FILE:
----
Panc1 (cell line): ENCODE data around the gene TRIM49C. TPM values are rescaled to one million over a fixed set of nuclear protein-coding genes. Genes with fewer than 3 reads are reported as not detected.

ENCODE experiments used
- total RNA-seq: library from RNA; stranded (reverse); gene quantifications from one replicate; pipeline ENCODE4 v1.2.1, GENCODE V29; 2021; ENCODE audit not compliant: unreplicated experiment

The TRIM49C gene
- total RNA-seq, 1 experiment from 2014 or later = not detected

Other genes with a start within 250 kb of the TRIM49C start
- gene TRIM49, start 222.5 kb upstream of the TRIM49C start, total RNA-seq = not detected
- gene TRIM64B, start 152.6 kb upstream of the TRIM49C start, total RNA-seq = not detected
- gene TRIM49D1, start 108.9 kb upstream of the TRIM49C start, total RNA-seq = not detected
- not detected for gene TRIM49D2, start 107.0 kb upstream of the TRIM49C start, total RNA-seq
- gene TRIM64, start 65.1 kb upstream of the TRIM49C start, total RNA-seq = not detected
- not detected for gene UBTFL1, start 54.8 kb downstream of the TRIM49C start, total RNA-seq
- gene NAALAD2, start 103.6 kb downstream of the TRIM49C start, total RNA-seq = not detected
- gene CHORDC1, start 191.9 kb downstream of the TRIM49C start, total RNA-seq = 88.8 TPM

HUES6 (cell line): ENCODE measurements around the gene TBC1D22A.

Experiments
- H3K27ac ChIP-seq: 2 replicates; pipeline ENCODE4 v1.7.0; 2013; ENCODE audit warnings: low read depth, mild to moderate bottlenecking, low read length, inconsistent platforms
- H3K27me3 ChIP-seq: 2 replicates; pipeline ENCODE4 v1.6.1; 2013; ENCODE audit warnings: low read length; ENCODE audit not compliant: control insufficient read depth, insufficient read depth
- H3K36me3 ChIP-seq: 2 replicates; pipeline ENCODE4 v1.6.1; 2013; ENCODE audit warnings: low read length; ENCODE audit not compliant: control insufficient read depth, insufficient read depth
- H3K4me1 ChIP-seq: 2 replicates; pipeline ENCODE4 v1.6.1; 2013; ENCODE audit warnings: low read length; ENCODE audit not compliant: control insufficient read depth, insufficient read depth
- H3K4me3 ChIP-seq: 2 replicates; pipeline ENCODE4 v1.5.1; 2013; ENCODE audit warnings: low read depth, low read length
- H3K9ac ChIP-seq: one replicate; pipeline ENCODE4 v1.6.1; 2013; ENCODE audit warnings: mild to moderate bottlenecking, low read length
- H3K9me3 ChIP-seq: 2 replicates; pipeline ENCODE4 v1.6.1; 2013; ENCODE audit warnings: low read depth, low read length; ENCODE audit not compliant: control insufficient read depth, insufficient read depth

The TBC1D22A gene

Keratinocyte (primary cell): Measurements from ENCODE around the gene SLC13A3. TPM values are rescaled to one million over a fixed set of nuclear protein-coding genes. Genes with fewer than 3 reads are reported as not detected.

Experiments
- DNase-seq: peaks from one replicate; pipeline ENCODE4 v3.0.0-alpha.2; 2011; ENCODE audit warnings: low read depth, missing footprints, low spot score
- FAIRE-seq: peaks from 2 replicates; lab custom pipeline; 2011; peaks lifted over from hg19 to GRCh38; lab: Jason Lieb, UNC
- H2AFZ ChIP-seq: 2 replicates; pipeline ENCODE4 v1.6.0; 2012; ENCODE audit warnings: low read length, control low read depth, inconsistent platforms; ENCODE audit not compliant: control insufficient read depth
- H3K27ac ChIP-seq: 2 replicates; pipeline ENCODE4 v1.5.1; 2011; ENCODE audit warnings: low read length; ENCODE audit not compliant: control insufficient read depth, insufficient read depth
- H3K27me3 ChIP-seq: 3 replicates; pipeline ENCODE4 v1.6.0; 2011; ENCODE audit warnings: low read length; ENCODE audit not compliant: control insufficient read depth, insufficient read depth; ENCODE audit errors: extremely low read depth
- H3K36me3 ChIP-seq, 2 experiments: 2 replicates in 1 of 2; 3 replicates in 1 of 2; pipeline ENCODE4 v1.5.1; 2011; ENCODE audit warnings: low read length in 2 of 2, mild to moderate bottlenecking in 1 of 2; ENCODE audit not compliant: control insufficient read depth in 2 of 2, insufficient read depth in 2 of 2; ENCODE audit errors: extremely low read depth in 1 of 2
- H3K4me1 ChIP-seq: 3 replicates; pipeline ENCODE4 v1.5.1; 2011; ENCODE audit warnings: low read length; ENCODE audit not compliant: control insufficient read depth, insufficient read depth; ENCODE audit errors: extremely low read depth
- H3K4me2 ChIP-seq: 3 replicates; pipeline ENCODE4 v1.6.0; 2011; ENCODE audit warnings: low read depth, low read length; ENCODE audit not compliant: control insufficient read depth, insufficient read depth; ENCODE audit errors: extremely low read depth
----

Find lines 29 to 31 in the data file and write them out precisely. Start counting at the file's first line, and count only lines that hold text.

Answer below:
- H2AFZ ChIP-seq: 2 replicates; pipeline ENCODE4 v1.6.0; 2012; ENCODE audit warnings: low read length, control low read depth, inconsistent platforms; ENCODE audit not compliant: control insufficient read depth
- H3K27ac ChIP-seq: 2 replicates; pipeline ENCODE4 v1.5.1; 2011; ENCODE audit warnings: low read length; ENCODE audit not compliant: control insufficient read depth, insufficient read depth
- H3K27me3 ChIP-seq: 3 replicates; pipeline ENCODE4 v1.6.0; 2011; ENCODE audit warnings: low read length; ENCODE audit not compliant: control insufficient read depth, insufficient read depth; ENCODE audit errors: extremely low read depth